Data Centers use large amounts of (often farm) land to house row after row of computer servers, servers that must be cooled by large amounts of circulated water. What we think of when we save something "to the cloud" is in fact a very large low slung building with the power needs of a large city. The increase in power needs has Virginia contemplating a large grid update that Maryland rate payers will need to chip in for, to the tune of $500 Million.
But what about when the power goes out?
For all the cutting edge technology of data centers, the back up power source of choice has been diesel generators - enough to keep that city-sized power need met. The company Aligned looking to construct data centers in Frederick County had to withdraw their plans when their application to the Public Service Commission for 160 3-megawatt diesel generators required to run continuously in the event of a power outage was denied.
Governor Moore was frustrated by this. From Maryland Matters, "The PSC decision drew a rebuke from Moore after Aligned Data pulled out of the development — even though Moore has appointed three of the five commissioners. And the company in a recent statement warned that the PSC vote “sent a negative — and perhaps fatal — signal to the hoped-for data center industry in Maryland.”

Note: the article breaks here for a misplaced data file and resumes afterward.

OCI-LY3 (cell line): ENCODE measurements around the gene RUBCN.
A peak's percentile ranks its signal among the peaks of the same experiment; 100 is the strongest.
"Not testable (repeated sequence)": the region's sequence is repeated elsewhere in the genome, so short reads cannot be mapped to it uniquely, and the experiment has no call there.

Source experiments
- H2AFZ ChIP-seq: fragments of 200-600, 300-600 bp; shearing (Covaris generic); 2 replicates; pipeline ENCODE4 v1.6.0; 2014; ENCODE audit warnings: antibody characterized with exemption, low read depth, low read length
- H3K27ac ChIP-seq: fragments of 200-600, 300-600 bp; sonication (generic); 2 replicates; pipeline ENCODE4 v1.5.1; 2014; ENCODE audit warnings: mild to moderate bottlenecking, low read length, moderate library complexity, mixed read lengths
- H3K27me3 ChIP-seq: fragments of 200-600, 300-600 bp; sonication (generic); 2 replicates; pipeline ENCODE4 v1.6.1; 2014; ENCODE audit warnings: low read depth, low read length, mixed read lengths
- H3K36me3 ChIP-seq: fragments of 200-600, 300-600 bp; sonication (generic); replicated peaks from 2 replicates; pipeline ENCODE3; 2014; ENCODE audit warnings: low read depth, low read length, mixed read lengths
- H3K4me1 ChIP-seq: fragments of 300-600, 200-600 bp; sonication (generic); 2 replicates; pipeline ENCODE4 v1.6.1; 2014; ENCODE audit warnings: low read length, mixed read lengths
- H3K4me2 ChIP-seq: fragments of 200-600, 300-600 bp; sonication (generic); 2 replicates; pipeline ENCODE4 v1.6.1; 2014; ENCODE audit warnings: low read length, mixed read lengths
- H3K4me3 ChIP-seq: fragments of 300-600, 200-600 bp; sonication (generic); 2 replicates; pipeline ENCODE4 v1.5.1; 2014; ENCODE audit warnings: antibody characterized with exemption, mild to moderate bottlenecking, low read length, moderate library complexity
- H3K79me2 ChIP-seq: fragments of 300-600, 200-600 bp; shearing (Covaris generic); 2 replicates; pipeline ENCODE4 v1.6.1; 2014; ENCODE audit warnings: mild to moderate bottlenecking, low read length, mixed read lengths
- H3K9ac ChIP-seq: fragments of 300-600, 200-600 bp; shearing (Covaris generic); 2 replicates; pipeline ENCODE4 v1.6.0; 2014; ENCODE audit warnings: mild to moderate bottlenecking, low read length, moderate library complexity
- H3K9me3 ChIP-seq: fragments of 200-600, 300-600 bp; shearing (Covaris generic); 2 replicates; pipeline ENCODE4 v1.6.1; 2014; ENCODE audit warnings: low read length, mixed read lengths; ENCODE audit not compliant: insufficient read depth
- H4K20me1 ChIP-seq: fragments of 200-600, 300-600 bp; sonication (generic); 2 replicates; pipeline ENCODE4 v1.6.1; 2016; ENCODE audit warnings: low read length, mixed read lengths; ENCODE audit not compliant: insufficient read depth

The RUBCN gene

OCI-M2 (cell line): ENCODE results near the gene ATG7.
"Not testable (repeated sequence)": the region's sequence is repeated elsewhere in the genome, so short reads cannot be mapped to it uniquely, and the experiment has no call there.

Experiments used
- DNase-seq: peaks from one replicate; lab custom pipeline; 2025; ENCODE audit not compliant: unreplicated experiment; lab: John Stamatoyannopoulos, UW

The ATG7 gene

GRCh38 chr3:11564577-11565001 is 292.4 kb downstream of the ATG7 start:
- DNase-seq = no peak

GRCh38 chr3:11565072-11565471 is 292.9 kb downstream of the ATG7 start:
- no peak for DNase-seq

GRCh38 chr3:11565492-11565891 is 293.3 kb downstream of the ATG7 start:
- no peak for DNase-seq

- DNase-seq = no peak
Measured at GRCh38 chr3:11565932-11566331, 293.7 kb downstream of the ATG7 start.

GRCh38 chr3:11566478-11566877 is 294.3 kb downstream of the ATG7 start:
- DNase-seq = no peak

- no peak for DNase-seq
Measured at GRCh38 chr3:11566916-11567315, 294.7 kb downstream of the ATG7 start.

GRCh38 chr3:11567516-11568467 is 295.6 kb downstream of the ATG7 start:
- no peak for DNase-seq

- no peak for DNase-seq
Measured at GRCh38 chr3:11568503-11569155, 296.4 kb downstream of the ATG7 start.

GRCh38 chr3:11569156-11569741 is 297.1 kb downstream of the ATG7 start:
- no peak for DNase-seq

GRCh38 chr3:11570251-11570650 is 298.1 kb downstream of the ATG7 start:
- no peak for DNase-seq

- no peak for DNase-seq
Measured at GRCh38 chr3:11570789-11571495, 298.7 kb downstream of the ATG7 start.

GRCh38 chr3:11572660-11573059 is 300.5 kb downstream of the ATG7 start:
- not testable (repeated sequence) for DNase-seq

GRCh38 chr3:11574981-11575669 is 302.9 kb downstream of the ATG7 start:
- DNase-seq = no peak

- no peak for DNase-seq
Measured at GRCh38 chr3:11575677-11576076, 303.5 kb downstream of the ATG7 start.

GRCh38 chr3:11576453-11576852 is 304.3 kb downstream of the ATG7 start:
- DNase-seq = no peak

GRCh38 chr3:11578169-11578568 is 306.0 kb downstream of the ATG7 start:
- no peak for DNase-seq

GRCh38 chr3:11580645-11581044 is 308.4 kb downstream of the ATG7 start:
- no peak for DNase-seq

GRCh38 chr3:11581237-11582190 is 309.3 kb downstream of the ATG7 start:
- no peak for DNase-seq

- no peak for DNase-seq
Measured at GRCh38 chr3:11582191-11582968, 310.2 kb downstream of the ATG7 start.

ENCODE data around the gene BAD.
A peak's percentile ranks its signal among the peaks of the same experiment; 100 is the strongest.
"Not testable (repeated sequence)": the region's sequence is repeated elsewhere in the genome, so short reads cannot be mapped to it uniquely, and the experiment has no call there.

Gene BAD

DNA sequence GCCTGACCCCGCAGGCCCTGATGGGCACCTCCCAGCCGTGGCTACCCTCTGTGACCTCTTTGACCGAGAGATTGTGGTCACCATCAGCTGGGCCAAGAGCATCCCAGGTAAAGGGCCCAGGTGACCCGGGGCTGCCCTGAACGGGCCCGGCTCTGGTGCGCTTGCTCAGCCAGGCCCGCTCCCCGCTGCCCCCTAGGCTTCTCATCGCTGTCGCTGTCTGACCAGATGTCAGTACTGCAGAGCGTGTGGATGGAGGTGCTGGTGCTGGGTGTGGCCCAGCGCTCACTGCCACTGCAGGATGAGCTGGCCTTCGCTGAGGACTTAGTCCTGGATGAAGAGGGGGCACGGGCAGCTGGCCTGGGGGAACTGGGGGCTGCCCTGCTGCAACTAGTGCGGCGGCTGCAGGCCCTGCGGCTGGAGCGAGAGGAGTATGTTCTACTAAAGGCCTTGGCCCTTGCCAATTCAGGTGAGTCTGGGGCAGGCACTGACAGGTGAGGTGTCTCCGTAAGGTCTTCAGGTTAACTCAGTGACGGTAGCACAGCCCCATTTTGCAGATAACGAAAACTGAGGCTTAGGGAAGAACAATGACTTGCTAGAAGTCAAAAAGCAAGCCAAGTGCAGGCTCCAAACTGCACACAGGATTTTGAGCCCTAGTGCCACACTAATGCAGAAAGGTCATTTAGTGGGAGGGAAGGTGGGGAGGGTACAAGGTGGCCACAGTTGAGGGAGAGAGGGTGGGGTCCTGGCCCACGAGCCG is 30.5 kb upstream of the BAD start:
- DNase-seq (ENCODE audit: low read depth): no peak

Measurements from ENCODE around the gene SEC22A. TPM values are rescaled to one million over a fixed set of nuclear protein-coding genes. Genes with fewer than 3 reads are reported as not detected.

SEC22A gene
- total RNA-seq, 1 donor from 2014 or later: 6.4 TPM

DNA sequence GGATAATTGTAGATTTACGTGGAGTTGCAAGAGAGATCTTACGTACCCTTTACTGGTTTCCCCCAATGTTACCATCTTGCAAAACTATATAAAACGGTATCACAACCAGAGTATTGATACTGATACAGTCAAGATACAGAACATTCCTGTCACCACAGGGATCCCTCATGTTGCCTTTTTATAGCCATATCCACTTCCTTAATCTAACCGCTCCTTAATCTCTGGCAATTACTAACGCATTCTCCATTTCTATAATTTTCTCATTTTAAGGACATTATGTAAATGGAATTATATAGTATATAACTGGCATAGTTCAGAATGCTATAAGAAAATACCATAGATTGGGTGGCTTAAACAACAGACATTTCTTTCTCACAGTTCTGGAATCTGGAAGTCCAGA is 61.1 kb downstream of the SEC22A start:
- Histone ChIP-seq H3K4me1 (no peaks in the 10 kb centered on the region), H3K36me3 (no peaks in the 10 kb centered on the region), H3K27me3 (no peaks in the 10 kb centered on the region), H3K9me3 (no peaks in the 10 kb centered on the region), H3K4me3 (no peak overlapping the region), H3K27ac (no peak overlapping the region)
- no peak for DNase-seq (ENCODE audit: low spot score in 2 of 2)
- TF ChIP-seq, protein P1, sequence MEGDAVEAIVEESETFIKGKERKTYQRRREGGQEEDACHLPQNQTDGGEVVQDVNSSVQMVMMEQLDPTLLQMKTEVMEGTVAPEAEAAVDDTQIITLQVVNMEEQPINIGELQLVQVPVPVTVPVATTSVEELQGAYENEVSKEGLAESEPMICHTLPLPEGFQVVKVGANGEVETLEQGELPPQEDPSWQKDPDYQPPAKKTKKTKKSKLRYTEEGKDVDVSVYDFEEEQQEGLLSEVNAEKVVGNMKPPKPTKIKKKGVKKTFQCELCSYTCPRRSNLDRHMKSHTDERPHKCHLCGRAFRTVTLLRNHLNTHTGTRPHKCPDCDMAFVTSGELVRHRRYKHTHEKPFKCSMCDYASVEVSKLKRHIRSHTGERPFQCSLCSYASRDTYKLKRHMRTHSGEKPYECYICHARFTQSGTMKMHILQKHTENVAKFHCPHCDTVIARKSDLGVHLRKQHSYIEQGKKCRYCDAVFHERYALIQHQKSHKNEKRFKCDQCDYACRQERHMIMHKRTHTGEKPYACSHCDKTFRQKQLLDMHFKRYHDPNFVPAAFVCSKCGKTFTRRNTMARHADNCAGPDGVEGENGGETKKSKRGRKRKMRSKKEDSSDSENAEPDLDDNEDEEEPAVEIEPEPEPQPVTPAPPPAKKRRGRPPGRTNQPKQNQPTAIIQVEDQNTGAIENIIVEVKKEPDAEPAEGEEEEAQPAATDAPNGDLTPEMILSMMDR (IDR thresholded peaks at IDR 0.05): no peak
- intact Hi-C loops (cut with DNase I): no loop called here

Moore's resulting legislation on this topic, HB 579: Critical Infrastructure Streamlining Act seeks to remove the PSCs oversight on backup power generators for data centers.
From the opposition letter:
"We are concerned by the bill’s sweeping exemptions. As written, all backup diesel generators, of any size, in any quantity, anywhere in Maryland would be exempt from the Certificate of Public Convenience and Necessity (CPCN) process. The technical expertise and judicial role of the Public Service Commission would have no influence in these potentially massive generator projects."
"We also worry about the precedent that could be set by exempting from the CPCN process
power plant-sized complexes of diesel generators without opportunity for substantive public involvement. This is a significant concern, as for example, just at the Quantum Loophole site in Adamstown, over 1000 generators are expected to provide a total of 2.4 gigawatts of energy. That is enough energy to power 600,000 new homes, roughly two times the number of housing units in Baltimore."